“What do you think are the most important challenges facing the rice industry today?”

This wasn't going to be easy for me to answer, because I didn’t have an extensive professional or personal background in the rice industry. However, I anticipated the question would be asked, and conducted some research for an honest answer.

I responded that I believe there are two major challenges facing the industry.

First, we must maintain the federal safety net programs written into the last Farm Bill. The rice industry did an excellent job lobbying the Congress to write legislation beneficial to rice producers. It's not everything the industry wanted, but a significant accomplishment in view of the competition from other commodities, budget constraints and pressure from consumer and environmental lobbyists.

The major goal in the near term is to simply maintain the current programs, because we know certain members of Congress have targeted provisions (like payment limitations) for elimination. We can expect more attacks in the annual appropriations process, and on other agriculture bills moving through the House and Senate.

In order to defend current programs, and to lay the foundation for the next Farm Bill, we must develop and implement an extensive public relations effort to explain to taxpayers why federal programs for rice farmers are important for both urban consumers and rural America.

Secondly, the industry must aggressively market our product in domestic and international markets. The supply-demand equation is now out of balance. Because trade associations can’t control or even influence production, our charge is to "market our way to profitability."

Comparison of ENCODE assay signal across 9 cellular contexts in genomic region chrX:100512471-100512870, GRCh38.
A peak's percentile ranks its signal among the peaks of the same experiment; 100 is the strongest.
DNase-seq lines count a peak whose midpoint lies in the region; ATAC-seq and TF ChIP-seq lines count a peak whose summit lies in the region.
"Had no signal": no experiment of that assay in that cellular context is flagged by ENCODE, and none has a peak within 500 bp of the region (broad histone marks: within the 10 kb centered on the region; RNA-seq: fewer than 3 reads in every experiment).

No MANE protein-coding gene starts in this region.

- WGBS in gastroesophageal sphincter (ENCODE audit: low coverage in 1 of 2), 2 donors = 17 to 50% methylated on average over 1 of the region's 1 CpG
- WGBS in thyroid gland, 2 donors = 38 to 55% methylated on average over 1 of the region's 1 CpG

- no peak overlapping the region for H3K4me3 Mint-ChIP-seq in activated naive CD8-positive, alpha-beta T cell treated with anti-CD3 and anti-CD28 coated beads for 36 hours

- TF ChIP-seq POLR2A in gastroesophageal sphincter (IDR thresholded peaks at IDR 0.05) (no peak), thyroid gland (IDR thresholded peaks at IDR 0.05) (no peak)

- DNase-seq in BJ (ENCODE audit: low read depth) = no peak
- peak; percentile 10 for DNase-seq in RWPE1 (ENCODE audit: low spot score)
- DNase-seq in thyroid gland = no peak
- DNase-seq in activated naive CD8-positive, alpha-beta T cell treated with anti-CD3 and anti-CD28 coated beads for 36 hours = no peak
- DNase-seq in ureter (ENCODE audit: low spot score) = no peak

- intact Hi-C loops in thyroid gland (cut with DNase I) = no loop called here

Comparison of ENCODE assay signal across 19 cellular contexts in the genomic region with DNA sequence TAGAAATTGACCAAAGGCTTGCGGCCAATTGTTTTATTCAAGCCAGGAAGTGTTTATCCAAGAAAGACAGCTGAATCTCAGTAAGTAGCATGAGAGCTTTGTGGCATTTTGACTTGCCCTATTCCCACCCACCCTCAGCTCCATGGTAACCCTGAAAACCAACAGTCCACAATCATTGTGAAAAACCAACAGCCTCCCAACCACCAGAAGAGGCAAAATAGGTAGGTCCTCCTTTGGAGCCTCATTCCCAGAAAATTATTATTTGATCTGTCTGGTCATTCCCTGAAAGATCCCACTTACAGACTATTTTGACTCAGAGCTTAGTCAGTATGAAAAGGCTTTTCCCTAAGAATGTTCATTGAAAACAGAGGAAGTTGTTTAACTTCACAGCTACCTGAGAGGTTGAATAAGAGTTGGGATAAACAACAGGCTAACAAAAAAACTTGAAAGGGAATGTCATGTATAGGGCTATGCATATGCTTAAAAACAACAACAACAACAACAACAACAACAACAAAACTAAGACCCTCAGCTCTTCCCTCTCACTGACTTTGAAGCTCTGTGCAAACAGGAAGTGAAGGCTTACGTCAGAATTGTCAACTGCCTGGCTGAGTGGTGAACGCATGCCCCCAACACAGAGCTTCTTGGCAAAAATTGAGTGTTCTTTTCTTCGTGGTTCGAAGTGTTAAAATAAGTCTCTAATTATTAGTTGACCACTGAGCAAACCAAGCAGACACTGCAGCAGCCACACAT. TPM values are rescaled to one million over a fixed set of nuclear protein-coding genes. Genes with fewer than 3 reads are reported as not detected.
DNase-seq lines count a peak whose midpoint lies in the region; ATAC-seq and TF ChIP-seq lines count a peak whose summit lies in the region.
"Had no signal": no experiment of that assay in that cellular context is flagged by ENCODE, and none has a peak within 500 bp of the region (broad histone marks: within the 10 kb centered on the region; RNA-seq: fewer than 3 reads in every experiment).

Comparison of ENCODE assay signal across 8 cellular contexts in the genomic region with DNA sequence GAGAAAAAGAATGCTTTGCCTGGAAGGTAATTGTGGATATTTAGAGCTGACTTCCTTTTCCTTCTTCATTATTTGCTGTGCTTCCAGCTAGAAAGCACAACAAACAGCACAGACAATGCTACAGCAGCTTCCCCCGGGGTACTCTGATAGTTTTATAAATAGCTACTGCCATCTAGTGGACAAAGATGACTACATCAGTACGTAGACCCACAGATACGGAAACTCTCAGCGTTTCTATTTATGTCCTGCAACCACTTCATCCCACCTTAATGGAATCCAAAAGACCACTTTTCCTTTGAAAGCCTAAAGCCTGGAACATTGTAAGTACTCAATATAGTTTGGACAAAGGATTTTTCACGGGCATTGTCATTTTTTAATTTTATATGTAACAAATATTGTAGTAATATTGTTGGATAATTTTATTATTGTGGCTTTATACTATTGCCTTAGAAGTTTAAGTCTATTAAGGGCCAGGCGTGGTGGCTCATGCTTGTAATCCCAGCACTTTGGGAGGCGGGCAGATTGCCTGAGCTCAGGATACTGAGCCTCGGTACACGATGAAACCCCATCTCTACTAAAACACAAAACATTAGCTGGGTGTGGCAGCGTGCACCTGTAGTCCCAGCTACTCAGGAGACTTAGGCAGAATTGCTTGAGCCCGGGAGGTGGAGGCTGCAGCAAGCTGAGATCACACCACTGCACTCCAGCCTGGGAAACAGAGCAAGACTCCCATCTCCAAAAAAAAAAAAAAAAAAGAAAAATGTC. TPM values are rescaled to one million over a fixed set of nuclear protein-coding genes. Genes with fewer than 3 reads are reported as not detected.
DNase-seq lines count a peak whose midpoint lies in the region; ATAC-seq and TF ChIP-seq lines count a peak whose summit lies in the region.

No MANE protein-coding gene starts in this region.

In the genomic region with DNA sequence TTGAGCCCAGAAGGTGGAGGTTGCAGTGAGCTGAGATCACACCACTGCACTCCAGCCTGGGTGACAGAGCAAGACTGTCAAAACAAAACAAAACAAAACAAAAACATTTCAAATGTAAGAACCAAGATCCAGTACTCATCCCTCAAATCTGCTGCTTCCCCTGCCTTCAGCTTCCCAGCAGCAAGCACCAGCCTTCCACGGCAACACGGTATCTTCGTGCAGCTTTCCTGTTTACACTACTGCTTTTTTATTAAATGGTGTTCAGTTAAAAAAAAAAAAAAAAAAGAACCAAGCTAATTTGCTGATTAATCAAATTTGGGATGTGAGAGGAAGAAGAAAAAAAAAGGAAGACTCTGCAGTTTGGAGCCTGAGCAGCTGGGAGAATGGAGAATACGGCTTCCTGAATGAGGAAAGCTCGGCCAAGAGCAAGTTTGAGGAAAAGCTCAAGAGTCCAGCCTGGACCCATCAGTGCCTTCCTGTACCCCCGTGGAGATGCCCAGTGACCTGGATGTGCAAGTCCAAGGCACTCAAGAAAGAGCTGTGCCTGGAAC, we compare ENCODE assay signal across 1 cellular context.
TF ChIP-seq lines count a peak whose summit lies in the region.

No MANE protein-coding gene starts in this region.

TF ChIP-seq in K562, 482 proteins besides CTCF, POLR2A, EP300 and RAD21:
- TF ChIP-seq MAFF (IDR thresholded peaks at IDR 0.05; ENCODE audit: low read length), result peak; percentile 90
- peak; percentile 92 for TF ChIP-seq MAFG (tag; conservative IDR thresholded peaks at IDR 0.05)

Ensuring domestic and international promotion programs achieve maximum results with limited funds, and balancing the mix of activities at home and abroad, are challenges we’ll face every day. But success in these arenas will translate into immediate bottom line results for the rice industry.

Then, the Search Committee asked a question I didn't expect.

“Did you know that there are two organizations representing rice producers?”

“No,” I responded.

In the weeks and months after the interview, I've thought a lot about this question. As it turned out, there was a third major challenge facing the rice industry. Reuniting the two associations representing rice producers may be the most important challenge to address, because it will help address the first two problems.

In the short time since I've been with the Federation, I've had legislators, government officials and others tell me industry credibility is weakened by a two-organization structure.

As a professional trade association manager, I can honestly tell rice producers that supporting two staffs and offices is a misallocation of limited financial resources. Monies spent for duplicative administrative purposes should be redirected to expand government affairs efforts, public relations programs and activities that sell more rice worldwide.

Producers don't purchase more equipment than is necessary to raise a crop, and shouldn’t pay for excessive trade association overhead. At a minimum, the two organizations must cooperate and coordinate activities more closely to maximize program benefits to the industry we all serve.

I know that it is absolutely in the best interest of the rice industry to be united. And I know industry leaders from around the U.S. must take on this challenge, realizing that it’s for the good of the rice industry.

Stuart Proctor is the new president and CEO of the USA Rice Federation.

e-mail:sproctor@usarice.com